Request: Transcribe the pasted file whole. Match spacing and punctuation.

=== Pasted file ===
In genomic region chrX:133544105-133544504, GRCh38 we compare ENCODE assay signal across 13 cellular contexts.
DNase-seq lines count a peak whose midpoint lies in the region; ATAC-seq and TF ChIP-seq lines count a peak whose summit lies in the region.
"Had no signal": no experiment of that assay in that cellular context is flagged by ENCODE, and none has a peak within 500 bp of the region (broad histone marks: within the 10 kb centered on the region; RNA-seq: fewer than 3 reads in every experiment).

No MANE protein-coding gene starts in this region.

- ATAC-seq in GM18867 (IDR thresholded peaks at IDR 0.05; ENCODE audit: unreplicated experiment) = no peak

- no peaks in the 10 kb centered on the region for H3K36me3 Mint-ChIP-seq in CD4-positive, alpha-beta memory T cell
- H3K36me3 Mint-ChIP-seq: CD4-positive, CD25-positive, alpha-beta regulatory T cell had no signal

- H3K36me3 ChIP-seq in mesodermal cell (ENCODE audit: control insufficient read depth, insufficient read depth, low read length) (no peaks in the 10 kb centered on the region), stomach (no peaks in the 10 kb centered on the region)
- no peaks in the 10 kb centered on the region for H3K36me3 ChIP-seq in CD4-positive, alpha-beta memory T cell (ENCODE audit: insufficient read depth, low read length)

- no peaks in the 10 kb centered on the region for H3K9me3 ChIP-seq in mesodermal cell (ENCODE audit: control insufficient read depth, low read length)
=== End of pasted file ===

In genomic region chrX:133544105-133544504, GRCh38 we compare ENCODE assay signal across 13 cellular contexts.
DNase-seq lines count a peak whose midpoint lies in the region; ATAC-seq and TF ChIP-seq lines count a peak whose summit lies in the region.
"Had no signal": no experiment of that assay in that cellular context is flagged by ENCODE, and none has a peak within 500 bp of the region (broad histone marks: within the 10 kb centered on the region; RNA-seq: fewer than 3 reads in every experiment).

No MANE protein-coding gene starts in this region.

- ATAC-seq in GM18867 (IDR thresholded peaks at IDR 0.05; ENCODE audit: unreplicated experiment) = no peak

- no peaks in the 10 kb centered on the region for H3K36me3 Mint-ChIP-seq in CD4-positive, alpha-beta memory T cell
- H3K36me3 Mint-ChIP-seq: CD4-positive, CD25-positive, alpha-beta regulatory T cell had no signal

- H3K36me3 ChIP-seq in mesodermal cell (ENCODE audit: control insufficient read depth, insufficient read depth, low read length) (no peaks in the 10 kb centered on the region), stomach (no peaks in the 10 kb centered on the region)
- no peaks in the 10 kb centered on the region for H3K36me3 ChIP-seq in CD4-positive, alpha-beta memory T cell (ENCODE audit: insufficient read depth, low read length)

- no peaks in the 10 kb centered on the region for H3K9me3 ChIP-seq in mesodermal cell (ENCODE audit: control insufficient read depth, low read length)